Todd Kolber, vice president of retail solutions for TradeCard, says a retailer can expect to save millions of dollars per year once its TradeCard trade settlement system is completely rolled out with an integrated import financing tool. Those savings, he adds, will come from three areas: faster and more accurate review of purchase orders, invoices and delivery receipts, resulting in a more productive accounts-payable department; discounts in payments resulting from invoices that get paid sooner due to the faster document review process; and reduced costs in bank fees related to import transactions handled through TradeCard instead of through traditional bank letters of credit. Linens ‘n Things is expecting major process and cost improvements, TradeCard says.
The three leading providers of trade settlement software cited by Aberdeen-Notiva Corp., TradeCard and Lawson Software Inc.-all have retailer clients, among them at least one major general merchandiser and several specialty chains, in early stages of deployment.
As information gets out on how trade settlement can expedite the purchasing process, more retailers are likely to follow, Rosenblum says. “Web-based trade settlement is an immature market, but there’s no reason why retailers shouldn’t be using it,” she says. “I’m surprised all three of these companies aren’t getting more traction in the retail industry because trade settlement is such a major problem.”
As retailers grow and take on more products, increasing their workload of processing purchase orders and related documents, she adds, web-based trade settlement makes it possible to grow the number of product offerings and sales without growing the vendor-review department. “The challenge is having the ability to grow without having to also grow general administrative expense,” Rosenblum says.
Reviewing purchase orders, invoices and delivery receipts has traditionally been a laborious process. At the retail operation, the merchandise buyer, the accounts payable clerk, logistics and warehouse managers, managers of vendor operations and others review invoice and delivery receipt details to match them against original orders. And when the retailer finds what it believes is a discrepancy-for example, the price or description of products in an invoice or the quantity of items in a delivery receipt don’t match the purchase order-it may demand an invoice deduction, setting off further review by the supplier’s managers, who must decide whether to accept the deduction or reject it.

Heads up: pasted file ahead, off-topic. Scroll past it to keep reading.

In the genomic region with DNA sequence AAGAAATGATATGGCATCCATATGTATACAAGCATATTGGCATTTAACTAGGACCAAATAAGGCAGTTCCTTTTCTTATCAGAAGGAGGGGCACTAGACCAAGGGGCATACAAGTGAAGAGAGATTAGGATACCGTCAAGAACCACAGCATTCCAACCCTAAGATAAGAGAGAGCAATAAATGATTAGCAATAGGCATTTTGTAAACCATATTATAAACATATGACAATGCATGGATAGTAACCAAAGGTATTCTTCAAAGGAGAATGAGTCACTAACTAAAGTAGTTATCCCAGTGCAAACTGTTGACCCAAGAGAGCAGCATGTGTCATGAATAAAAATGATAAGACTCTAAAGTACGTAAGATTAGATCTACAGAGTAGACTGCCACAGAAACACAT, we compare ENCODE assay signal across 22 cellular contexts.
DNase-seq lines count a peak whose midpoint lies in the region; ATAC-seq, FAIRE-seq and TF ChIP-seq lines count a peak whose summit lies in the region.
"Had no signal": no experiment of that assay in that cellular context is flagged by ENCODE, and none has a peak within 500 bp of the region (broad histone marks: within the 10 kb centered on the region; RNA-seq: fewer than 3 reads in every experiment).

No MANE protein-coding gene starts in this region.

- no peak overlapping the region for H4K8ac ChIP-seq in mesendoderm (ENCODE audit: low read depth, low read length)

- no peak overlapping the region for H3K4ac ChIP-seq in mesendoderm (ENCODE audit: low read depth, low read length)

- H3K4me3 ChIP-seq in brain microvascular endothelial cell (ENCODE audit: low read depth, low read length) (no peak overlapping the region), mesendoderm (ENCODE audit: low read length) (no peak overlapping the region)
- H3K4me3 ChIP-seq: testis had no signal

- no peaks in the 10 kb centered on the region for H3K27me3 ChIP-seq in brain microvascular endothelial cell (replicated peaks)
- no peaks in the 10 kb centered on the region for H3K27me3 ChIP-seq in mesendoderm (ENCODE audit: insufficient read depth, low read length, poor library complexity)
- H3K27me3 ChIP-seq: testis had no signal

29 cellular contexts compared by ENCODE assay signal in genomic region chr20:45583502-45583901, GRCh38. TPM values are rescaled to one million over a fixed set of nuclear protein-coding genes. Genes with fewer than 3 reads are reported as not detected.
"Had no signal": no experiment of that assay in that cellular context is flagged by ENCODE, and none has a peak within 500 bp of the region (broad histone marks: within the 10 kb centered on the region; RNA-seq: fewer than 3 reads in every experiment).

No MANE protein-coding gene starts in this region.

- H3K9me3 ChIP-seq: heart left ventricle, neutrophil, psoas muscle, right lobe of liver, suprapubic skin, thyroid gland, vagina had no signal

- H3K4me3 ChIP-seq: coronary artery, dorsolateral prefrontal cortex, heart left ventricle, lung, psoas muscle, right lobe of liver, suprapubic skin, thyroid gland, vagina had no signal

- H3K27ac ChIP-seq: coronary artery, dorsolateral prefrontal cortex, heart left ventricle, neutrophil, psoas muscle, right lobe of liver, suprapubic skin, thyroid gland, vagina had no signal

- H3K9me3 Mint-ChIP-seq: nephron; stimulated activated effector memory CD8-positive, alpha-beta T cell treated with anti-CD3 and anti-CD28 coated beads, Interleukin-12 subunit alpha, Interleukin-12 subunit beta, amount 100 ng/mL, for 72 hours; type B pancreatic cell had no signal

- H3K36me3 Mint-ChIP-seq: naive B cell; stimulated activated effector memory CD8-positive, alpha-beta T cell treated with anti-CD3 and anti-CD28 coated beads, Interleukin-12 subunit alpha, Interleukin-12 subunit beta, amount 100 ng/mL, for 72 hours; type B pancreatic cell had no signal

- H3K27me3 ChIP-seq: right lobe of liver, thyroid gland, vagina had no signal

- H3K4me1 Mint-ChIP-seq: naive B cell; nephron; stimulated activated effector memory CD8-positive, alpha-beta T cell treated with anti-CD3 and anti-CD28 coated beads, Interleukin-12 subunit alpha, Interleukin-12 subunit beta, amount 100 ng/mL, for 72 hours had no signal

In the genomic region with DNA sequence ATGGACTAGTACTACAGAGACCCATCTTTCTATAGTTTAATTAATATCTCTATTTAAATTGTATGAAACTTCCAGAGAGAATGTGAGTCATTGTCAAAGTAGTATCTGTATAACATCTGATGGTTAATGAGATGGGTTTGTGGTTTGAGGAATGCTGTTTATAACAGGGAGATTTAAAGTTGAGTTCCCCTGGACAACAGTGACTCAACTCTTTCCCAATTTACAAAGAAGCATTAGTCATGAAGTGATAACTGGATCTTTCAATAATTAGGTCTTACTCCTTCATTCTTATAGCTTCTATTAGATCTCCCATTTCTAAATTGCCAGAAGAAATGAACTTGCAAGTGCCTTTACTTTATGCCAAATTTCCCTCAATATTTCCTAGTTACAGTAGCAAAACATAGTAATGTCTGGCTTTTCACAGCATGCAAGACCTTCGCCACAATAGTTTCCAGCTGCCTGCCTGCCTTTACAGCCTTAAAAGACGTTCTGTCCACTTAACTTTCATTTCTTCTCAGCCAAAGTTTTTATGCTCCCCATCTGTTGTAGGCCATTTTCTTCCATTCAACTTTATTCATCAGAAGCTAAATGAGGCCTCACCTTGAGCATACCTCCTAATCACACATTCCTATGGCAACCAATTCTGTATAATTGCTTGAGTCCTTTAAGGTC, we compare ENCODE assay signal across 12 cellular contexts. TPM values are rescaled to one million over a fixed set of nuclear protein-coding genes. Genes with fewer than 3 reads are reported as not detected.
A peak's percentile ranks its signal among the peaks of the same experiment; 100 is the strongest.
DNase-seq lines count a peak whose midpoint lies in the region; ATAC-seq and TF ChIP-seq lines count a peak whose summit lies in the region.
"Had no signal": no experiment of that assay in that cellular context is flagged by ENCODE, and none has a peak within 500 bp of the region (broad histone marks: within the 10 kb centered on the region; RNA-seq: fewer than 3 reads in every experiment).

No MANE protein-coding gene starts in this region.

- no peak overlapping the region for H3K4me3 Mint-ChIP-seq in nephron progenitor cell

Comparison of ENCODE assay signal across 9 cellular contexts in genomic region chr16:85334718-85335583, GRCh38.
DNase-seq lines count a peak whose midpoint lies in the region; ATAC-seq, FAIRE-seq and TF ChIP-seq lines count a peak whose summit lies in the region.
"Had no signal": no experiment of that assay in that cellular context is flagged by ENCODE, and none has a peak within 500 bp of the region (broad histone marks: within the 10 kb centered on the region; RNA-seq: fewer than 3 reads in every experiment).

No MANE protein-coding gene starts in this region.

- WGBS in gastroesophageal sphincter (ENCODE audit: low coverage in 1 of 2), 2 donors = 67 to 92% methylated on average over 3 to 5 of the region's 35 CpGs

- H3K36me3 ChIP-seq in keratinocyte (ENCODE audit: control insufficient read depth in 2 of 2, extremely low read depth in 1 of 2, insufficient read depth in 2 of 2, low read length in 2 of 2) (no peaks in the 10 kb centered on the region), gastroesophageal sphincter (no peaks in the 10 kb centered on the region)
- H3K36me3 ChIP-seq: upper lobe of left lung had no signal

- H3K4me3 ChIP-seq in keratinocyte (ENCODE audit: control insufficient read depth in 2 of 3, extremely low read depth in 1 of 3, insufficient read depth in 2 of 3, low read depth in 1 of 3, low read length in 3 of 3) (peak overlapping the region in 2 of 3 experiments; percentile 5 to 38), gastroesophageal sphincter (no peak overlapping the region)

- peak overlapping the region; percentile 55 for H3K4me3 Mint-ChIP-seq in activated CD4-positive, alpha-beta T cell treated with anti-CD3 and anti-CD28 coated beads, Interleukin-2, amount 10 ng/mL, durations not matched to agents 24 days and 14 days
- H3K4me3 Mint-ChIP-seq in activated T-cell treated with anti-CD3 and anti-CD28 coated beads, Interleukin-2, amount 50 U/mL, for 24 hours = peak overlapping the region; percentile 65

“One big problem is overpayment due to invoice errors, which can require bringing in an extra party to re-examine audits,” says Aberdeen analyst Kent Allen.
The time-consuming research required by multiple managers and clerks at both retailer and supplier can often be bogged down by missing purchase orders or other business documents. In many cases, retailers don’t even attempt to reconcile all documents, relying instead on statistical sampling to determine payment terms they will seek with suppliers, Rosenblum says. For example, a retailer might review 50 invoices from a supplier to see how they matched up with purchase orders. If they average an overpayment of 2%, the retailer might tell the supplier that it will apply a 2% deduction on all invoices.
“Bad data leads to trade friction,” Connolly says. “Trading partners spend half their meetings going over who has the right data, but all that goes away if they have a common view of data.”